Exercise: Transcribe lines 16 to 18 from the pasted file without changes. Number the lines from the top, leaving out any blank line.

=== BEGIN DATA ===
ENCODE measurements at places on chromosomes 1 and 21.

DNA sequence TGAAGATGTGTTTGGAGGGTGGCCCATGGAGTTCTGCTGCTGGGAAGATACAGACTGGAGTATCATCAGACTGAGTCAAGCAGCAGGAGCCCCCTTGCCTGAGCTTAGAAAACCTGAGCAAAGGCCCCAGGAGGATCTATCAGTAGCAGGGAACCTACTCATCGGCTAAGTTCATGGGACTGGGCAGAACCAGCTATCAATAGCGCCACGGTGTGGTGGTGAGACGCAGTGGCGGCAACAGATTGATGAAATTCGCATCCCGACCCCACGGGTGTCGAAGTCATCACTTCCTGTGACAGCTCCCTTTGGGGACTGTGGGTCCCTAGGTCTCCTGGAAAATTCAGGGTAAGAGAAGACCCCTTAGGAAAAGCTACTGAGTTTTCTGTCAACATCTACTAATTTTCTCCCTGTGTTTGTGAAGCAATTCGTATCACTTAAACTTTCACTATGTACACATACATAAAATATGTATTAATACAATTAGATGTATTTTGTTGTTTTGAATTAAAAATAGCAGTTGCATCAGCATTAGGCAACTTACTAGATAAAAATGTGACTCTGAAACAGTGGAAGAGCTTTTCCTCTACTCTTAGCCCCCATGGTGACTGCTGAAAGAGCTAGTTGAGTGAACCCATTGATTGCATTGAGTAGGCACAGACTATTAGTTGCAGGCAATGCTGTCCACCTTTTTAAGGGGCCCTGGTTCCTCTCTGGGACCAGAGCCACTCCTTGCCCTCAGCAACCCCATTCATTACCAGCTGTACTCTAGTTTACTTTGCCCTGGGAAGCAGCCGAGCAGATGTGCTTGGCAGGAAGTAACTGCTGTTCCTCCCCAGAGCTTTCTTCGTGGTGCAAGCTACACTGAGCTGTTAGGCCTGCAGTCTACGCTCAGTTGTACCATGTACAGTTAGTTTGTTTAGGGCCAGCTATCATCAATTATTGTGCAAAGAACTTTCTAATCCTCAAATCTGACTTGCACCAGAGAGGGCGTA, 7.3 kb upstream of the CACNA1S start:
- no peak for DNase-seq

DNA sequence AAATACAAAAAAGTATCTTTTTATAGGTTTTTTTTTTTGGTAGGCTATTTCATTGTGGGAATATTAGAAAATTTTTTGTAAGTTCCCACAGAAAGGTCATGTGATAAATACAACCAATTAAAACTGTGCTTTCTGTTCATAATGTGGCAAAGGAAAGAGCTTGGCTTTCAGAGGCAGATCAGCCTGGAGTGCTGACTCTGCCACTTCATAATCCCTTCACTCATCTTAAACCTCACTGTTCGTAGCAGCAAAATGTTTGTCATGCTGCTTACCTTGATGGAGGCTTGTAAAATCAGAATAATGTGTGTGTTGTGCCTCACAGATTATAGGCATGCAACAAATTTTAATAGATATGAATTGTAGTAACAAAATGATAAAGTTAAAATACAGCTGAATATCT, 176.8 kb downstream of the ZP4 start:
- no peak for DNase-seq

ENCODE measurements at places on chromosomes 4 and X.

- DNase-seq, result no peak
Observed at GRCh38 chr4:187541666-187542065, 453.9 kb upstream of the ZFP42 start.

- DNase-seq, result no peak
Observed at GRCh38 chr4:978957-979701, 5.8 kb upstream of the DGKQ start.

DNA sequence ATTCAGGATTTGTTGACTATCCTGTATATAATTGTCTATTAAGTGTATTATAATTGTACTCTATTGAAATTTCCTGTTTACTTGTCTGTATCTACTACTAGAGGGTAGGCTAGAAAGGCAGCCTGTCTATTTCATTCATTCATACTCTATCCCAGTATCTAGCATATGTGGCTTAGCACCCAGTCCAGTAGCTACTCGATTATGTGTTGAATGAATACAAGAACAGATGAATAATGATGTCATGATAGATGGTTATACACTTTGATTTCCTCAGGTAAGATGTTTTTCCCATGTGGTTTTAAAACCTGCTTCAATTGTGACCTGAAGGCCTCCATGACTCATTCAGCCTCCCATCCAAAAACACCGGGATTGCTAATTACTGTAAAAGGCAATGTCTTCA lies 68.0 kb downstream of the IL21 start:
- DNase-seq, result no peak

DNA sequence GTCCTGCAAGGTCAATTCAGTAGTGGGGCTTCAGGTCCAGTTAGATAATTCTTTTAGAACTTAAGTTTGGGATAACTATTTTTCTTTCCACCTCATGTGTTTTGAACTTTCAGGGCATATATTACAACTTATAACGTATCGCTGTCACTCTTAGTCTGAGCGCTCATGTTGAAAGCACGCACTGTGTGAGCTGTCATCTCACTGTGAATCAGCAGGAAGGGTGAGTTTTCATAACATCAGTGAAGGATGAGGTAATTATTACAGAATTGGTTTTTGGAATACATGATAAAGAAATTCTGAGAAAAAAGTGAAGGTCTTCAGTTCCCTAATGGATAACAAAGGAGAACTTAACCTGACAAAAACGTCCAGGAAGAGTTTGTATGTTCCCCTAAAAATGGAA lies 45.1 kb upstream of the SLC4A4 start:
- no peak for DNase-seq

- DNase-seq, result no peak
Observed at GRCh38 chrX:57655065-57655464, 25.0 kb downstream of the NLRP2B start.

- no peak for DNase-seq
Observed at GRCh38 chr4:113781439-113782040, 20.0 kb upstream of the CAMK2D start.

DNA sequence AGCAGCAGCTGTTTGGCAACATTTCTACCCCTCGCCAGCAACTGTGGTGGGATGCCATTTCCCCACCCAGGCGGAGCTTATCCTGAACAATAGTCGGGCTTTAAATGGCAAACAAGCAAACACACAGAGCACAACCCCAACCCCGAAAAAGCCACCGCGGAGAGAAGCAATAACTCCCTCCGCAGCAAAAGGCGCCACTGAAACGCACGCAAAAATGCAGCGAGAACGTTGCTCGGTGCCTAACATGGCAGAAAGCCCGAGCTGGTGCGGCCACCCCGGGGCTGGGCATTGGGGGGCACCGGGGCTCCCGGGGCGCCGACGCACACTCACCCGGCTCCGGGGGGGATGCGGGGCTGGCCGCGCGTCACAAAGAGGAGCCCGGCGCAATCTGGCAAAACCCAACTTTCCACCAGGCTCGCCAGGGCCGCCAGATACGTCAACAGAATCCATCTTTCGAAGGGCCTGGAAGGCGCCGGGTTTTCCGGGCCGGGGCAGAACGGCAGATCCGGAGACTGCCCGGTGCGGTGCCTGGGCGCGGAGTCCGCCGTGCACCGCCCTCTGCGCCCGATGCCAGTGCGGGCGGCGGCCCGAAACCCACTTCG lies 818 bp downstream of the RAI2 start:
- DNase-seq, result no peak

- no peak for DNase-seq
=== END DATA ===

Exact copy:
Observed at GRCh38 chrX:57655065-57655464, 25.0 kb downstream of the NLRP2B start.

- no peak for DNase-seq
Observed at GRCh38 chr4:113781439-113782040, 20.0 kb upstream of the CAMK2D start.